Inside Africa

'The Gates of Hell': 5 reasons to visit Namibia's Skeleton Coast: 5 reasons to visit

Rosie Tomkins and Thomas Page, for CNNUpdated 12th January 2016
(CNN) — The coast surrounding the Namib Desert is so inhospitable that Portuguese sailors once referred to it as "The Gates of Hell."
A brutal, inhospitable environment, the Skeleton Coast has claimed many ships and many lives over the years. However, this once dreaded land has now become an unlikely tourist destination.
Here's five reasons why you should add it to your travel list:

1. Superhero animals

Get an inside look at the Namib Desert, a remote ocean of sand that stretches more than 80,000 square kilometers near Namibia's coast.
The harsh desert stretches out more than 30,000 square miles and receives less than .4 inches of rain per year. It's a tough place to be a tourist -- and that's with a 4x4 and supplies on hand. Now imagine being an animal and calling the place home.
And yet many do. From lions to elephants, the extreme climate has not deterred some of nature's finest beasts, though many have had to adapt to survive.
Dr. Philip Stander, a zoologist living and specializing in the Namib Desert, says "in time, a lot of animals have an adaptation," and their desert habitat results in "better kidney function."
He argues that all of the desert's mammals are "strategic" when it comes to dealing with the lack of water. "It's the super athletes that live here. Because certainly the weak will not survive."

2. The 'red women'

Few places on earth are as remote or harsh as the Namib Desert. Yet, humans and large animals have found a way to adapt to the unforgiving expanse.
The Himba have called the Namib Desert their home for countless generations, living in the Kunene region close to Angola. Known for their distinctive skin and hair, colored red with ochre, the semi-nomadic people traditionally relied on livestock, but today they're finding new ways of living.
Some are now working in the tourism sector in luxury camps such as Serra Cafema, where they are able to educate international tourists about Himba life.
"It makes [it] easier for the other people to understand the culture," argues Kaimbi, a Himba housekeeper.
Camp guide Dawid explains that most Himba "prefer to work and go back to their settlements (after a few months), because they want to be and stay in their traditional way. But if you get an opportunity to come work for the camp, to support your family, why not?"

3. Unusual history tours

Discover the beauty of Namibia's arid landscape, where researchers track lions, hyenas and more than 15,000 seals that live on the 'Skeleton Coast'.
A visit to the Hoanib Skeleton Coast Camp requires a lot of effort, but the rewards are manifold. Only accessible by light aircraft, the location is so remote that food has to be shipped in from 500 miles away.
"They say you can scream as loud as you want and no one will hear you," says the camp's general manager, Clement Lawrence. "It is a scary thought."
But there's more to the area than simple isolation. A short drive reveals an unusual history tour. The coast is a living museum of the victims of the Benguela Current, which has downed numerous ships. Visitors can see their wrecks dotted along the shore.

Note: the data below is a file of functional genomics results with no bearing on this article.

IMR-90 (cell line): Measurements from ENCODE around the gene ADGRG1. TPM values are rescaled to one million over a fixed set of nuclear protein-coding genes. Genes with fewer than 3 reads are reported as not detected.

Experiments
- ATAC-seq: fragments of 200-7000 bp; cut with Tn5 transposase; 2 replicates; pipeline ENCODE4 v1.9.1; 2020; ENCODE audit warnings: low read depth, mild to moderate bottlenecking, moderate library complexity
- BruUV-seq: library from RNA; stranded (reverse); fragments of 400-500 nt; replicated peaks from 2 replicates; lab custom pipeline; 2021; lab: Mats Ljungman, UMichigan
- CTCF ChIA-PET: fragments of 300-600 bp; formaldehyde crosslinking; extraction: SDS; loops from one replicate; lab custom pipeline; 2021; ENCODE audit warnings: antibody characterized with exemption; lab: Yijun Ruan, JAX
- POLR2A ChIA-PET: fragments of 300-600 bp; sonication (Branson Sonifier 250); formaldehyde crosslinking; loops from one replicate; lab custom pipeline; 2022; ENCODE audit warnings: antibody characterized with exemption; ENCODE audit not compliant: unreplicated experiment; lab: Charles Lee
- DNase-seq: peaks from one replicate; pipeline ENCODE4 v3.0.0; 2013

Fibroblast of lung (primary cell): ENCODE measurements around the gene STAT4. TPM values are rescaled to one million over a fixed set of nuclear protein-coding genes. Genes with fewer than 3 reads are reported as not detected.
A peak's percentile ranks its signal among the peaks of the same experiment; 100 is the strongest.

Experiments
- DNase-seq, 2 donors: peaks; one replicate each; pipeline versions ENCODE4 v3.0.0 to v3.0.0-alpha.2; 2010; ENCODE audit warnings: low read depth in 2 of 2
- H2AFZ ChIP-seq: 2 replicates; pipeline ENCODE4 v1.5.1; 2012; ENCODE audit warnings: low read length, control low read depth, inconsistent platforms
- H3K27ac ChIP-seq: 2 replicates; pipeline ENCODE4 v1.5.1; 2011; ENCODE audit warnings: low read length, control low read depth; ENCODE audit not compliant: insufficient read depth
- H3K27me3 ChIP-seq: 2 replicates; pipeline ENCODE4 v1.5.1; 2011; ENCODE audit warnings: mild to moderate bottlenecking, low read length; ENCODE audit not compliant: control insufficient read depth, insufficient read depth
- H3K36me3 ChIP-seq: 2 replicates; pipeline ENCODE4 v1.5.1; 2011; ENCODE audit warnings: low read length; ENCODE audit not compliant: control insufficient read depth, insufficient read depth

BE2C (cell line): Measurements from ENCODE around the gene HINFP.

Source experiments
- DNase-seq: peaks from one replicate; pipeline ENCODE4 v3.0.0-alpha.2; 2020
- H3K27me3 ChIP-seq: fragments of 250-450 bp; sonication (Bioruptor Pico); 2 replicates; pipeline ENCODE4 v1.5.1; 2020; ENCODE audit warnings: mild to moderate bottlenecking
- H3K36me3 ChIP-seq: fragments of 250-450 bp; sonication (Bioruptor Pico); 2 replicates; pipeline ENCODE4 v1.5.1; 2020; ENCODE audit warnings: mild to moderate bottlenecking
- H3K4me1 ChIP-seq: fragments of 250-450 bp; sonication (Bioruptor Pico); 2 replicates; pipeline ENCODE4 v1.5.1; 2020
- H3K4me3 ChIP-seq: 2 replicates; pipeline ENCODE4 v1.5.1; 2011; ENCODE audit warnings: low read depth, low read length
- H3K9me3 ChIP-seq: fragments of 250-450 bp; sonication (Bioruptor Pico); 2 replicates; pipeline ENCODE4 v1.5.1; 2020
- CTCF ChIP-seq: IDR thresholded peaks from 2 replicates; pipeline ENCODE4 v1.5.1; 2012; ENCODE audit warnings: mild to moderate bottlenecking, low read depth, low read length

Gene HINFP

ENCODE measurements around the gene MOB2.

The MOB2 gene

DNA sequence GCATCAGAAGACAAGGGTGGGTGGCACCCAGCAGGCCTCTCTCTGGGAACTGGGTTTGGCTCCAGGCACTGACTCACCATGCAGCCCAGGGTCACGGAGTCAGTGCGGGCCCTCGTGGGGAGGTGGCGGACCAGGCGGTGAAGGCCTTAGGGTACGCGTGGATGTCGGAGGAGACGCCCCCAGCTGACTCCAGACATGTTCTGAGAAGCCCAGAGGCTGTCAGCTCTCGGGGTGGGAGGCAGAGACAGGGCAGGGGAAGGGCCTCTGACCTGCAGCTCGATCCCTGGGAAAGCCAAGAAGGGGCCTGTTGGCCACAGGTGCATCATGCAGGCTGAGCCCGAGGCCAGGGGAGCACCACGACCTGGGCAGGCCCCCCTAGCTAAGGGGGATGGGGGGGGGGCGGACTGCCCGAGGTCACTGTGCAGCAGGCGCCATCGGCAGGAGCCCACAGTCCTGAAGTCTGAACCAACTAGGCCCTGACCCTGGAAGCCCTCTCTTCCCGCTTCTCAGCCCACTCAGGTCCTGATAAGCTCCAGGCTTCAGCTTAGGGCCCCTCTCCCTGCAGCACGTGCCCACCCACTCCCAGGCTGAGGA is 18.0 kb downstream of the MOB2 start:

Among the wreckage is a British liner called the Dunedin Star, which was beached in the 1940s by her master after hitting a reef (although some say it was the victim of a German U-Boat). Up the coast, an arch of whale bones marks the graves of two crewmen from tugboat The Sir Charles Elliott, which made a failed attempt at rescue.
For those less inclined to the macabre, two desert oases, the Klein Oase and Auses Spring, can be visited a short distance away.

4. Some of the clearest skies in the world

Stargazing on a Dark Sky safari in Sossusvlei, Namibia
Namibia offers stunning views of the Milky Way.
Courtesy of
Light pollution is almost non-existent on the Skeleton Coast -- not surprising considering it's in one of the quietest corners of one of the world's least populated countries. The area is a stargazer's paradise.
The Milky Way is able to put on a majestic display against the black backdrop, and the galaxy bursts bright and brilliant in the night sky. If you've got a telescope, pack it -- you might even be able to see the Tarantula Nebula, a spidery cloud of dust and gas, and one of the Milky Way's biggest star factories.

5. Dune trekking

Based in the wild north-west on the banks of the Kunene River, visitors to the remote camp can venture out on quadbike tours and explore the Namib Desert's imperious dunes.
Visitors to Serra Cafema can venture out on quadbike tours and explore the desert's imperious dunes.
Wilderness Safaris/Dana Allen
There's a lot of sand in the Namib Desert, and its few inhabitants have found some pretty fun ways to explore it.
Sandboarding is popular, and visitors can create their own "roaring dune" if they travel fast enough. Lawrence explains the physics:
"By moving air down fast enough, you cause vibrations. And the air particles start escaping the sand dune. And those vibrations make a sound."
Or, you can indulge your inner-Mad Max and go quadbike trekking. The latest movie in the post-apocalyptic series was filmed in Namibia.